# Proving an operator is Self-adjoint using the Spectral Theorem

If we let $f: V \rightarrow V$ be a normal linear operator on a complex inner product space $V$ such that $f^4 = f^3$, can we use the spectral theorem to prove $f$ is self-adjoint and $f^2 = f$?

I worked with the matrix representation of $f$, made the change of basis to diagonal form, $D$, and noticed that $D^4 - D^3 = 0$ implies that $D$ is either the identity or the zero transformation - I think this means that the eigenvalues are real, but cannot figure out how to prove that this is a self-adjoint linear operator. Any hints given would be appreciated.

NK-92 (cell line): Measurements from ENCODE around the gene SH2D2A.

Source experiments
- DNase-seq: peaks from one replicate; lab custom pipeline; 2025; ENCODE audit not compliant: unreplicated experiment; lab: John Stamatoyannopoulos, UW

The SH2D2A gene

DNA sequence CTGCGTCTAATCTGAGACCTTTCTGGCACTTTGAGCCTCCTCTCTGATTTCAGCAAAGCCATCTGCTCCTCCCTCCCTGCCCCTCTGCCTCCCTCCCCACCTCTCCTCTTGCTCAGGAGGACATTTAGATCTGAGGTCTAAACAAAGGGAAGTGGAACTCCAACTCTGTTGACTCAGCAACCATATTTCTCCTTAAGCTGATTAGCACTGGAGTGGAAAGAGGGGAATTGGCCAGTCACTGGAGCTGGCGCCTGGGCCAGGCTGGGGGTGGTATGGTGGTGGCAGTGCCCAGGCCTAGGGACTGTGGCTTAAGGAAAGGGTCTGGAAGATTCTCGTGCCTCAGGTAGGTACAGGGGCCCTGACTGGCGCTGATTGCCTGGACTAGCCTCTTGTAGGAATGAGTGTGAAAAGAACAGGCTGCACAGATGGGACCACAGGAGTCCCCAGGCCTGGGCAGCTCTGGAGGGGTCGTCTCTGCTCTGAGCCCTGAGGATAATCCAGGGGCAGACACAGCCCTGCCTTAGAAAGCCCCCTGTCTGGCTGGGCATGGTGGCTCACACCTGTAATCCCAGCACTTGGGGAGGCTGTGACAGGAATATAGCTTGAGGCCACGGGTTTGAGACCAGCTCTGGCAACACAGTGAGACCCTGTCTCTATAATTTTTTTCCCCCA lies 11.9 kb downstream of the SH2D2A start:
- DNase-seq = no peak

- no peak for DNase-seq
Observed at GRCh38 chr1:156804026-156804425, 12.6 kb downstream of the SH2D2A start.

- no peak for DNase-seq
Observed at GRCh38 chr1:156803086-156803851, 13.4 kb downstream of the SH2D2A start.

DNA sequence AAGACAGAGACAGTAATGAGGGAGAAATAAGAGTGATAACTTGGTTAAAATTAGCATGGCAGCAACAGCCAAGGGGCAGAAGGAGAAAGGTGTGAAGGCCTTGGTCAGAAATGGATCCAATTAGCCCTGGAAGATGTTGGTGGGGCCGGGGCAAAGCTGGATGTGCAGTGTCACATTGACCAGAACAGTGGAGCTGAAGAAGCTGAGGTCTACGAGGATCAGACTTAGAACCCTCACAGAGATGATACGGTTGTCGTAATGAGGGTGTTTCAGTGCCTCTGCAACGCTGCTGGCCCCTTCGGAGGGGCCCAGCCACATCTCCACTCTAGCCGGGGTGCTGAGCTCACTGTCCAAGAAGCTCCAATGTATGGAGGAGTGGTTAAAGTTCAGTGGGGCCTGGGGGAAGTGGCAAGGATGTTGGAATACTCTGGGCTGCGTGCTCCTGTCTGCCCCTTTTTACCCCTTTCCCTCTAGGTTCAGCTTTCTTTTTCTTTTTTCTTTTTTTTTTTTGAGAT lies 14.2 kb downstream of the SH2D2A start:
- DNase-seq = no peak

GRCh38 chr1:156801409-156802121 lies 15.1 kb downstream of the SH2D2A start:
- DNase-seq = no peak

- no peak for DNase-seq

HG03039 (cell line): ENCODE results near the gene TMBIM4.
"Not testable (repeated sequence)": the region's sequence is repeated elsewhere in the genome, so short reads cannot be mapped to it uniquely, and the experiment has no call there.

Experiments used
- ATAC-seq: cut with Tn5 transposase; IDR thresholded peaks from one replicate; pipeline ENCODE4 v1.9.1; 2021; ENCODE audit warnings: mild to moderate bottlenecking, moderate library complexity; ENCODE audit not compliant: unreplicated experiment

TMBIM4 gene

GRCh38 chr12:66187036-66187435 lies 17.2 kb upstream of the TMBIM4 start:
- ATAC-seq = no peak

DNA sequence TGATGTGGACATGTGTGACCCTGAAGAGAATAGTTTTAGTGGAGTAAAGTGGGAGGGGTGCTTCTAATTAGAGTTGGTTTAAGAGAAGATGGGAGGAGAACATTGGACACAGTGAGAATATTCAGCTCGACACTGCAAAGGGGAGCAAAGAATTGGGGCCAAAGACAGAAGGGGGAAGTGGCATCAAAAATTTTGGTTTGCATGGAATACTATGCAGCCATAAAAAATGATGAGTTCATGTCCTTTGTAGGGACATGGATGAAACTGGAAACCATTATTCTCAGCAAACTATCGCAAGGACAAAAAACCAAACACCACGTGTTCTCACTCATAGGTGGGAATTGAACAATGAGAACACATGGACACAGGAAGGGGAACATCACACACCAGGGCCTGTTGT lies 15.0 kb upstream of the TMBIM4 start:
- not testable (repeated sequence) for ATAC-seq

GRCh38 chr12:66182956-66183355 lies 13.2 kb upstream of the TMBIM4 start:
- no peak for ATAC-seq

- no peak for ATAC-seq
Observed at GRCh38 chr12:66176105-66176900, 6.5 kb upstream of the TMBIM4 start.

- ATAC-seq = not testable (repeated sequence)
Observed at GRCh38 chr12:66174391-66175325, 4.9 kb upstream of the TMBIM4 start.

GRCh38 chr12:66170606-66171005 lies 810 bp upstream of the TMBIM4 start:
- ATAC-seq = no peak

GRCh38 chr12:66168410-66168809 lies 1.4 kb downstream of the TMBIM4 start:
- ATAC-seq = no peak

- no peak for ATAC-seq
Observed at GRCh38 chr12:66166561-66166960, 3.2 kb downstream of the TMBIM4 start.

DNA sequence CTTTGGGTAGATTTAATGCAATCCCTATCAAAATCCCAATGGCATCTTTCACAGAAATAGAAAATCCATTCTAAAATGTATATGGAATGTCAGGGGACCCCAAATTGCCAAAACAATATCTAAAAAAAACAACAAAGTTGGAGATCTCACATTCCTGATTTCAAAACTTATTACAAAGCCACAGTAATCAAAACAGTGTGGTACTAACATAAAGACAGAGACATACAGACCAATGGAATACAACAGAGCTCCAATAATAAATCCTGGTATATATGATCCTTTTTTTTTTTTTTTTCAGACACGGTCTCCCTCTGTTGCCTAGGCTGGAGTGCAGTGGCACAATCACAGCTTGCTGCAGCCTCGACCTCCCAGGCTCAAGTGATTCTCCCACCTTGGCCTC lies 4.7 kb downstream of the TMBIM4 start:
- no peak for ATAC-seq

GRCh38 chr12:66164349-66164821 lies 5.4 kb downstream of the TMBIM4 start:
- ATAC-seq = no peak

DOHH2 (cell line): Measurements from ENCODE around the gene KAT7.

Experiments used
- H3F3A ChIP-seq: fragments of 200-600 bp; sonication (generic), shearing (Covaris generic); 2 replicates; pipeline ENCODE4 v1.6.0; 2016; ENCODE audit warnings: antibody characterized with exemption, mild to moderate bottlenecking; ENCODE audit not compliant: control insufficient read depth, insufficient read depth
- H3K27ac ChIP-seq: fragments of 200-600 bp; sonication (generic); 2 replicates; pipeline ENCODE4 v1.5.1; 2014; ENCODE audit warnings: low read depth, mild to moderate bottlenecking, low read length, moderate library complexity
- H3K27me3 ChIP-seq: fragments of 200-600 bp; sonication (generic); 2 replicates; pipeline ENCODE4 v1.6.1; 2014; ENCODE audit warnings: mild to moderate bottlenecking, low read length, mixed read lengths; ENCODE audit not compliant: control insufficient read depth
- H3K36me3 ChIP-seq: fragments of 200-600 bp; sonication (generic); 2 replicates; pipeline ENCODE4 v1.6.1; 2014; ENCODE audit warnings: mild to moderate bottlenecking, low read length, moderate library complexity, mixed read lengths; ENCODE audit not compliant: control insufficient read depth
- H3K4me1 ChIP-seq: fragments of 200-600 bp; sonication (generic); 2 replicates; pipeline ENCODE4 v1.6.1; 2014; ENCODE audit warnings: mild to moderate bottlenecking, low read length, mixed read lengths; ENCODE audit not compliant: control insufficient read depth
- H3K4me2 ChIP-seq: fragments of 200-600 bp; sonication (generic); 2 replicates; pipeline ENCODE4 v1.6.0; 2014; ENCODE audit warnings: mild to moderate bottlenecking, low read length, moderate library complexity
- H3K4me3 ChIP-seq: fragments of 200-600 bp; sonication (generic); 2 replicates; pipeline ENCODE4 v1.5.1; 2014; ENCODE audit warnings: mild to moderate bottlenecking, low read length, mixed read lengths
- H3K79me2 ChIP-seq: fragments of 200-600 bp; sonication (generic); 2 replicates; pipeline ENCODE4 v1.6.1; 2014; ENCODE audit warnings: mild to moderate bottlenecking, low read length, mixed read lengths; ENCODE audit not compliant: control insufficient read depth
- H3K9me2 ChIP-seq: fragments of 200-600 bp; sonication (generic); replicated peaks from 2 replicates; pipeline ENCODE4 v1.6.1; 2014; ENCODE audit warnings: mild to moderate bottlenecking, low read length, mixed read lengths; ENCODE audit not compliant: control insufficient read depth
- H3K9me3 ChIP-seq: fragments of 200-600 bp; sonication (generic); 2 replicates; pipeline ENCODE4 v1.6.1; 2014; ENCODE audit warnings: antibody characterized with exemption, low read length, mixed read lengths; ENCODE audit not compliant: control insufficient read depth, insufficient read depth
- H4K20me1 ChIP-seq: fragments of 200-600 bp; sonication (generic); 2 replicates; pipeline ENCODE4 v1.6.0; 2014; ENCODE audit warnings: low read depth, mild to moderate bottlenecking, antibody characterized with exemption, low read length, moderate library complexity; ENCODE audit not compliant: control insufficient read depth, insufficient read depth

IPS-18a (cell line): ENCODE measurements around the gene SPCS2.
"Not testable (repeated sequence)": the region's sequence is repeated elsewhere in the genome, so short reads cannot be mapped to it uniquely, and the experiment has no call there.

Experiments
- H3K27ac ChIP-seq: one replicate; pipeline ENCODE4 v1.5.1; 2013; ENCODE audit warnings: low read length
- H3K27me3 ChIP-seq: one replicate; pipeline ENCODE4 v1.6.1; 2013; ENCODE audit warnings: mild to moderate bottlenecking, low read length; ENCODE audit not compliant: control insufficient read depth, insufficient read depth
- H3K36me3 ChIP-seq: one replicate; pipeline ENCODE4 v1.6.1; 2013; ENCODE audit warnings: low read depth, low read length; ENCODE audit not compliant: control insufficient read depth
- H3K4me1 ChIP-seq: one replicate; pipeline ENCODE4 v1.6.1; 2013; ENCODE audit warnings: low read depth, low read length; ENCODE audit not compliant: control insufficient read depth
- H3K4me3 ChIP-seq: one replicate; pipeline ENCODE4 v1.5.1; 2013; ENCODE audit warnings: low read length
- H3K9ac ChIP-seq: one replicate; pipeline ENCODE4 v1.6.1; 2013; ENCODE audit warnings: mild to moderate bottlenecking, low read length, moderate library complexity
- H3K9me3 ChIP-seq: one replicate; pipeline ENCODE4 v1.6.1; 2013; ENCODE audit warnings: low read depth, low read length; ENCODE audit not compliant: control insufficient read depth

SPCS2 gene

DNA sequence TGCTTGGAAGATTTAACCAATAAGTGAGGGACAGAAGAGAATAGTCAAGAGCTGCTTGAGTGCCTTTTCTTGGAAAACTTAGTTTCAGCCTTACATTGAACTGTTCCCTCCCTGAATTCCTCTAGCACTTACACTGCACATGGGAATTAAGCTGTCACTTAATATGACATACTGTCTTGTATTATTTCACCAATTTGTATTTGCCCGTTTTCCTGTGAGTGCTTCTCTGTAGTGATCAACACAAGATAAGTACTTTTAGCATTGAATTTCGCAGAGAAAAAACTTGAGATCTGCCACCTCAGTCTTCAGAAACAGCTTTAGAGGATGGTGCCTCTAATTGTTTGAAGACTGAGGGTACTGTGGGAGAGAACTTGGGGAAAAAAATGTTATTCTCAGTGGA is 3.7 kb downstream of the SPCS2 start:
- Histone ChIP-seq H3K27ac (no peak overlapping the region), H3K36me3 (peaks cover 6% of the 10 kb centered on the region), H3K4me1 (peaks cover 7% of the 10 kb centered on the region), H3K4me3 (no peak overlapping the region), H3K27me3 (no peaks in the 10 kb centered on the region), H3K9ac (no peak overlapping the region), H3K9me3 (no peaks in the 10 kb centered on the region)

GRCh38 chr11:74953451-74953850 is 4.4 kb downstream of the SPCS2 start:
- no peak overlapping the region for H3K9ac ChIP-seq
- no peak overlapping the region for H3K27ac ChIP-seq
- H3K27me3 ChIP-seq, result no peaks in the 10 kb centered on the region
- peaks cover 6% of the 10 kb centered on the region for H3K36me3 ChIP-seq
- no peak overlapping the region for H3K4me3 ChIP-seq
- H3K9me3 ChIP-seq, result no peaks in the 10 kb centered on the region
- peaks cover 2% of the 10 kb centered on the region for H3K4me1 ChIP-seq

I'm assuming $V$ is finite-dimensional because you mention matrices.
Because $f : V \rightarrow V$ is normal, then $f$ has a matrix representation with respect to an orthonormal basis, $f = U^{\star}DU$, where $U^{\star}U=I=UU^{\star}$ and $D$ is a diagonal matrix. So the diagonal entries $d_{jj}$ must satisfy $d_{jj}^{3}(d_{jj}-1)=0$, which means that the diagonal entries are either $0$ or $1$ and, hence, $D^{\star}=D=D^{2}$. So $f$ inherits these properties: $$f^{\star} = (U^{\star}DU)^{\star}=U^{\star}D^{\star}U=U^{\star}DU=f,\\ f^{2} = U^{\star}DUU^{\star}DU=U^{\star}D^{2}U=U^{\star}DU=f.$$ Therefore $f$ is an orthogonal projection, i.e., $f^{2}=f=f^{\star}$.